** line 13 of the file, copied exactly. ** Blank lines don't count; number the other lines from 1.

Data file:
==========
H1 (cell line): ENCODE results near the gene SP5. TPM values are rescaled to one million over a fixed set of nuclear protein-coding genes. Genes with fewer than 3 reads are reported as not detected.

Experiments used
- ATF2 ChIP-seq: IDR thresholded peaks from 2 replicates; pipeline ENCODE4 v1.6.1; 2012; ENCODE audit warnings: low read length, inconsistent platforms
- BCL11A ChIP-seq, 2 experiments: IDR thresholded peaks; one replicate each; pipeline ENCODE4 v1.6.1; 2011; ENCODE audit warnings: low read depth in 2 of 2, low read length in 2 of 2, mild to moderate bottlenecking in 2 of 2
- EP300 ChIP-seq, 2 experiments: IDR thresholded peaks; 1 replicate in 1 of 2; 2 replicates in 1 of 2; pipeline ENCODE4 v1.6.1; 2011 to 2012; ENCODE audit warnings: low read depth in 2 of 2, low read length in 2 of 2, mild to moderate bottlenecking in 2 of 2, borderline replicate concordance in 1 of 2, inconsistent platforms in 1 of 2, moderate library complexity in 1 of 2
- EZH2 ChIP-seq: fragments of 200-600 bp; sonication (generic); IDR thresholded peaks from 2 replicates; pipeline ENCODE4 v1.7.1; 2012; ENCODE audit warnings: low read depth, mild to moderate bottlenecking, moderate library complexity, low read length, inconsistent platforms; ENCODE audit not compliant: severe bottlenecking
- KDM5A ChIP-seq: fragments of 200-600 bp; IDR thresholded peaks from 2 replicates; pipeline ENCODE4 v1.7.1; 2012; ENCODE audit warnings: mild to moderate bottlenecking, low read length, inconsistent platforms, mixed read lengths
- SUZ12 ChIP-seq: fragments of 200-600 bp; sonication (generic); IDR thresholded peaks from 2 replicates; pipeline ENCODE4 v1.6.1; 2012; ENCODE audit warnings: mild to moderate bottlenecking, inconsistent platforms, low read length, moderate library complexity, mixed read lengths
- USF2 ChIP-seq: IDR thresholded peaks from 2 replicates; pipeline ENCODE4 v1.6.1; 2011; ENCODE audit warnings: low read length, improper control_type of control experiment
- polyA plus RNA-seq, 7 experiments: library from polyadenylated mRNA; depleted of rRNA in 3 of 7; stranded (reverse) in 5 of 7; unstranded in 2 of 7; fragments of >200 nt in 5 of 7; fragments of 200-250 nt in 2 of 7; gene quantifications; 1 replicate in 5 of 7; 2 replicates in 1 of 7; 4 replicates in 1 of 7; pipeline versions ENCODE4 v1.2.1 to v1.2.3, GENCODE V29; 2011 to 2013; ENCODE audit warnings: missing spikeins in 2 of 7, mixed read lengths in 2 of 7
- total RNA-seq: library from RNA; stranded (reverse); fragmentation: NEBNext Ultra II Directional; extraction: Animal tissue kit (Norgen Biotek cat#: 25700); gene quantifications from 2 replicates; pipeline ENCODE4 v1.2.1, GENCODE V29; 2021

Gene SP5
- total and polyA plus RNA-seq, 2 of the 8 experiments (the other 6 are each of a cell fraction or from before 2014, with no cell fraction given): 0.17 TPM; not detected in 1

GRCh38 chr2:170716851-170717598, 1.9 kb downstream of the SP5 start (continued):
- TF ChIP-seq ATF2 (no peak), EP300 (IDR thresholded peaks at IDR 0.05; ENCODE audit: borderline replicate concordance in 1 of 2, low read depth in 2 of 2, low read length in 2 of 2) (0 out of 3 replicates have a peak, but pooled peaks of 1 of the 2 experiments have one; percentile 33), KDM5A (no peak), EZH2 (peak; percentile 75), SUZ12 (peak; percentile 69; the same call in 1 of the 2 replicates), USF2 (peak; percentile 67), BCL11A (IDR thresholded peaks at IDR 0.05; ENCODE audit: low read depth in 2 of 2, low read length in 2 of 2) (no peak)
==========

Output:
- total and polyA plus RNA-seq, 2 of the 8 experiments (the other 6 are each of a cell fraction or from before 2014, with no cell fraction given): 0.17 TPM; not detected in 1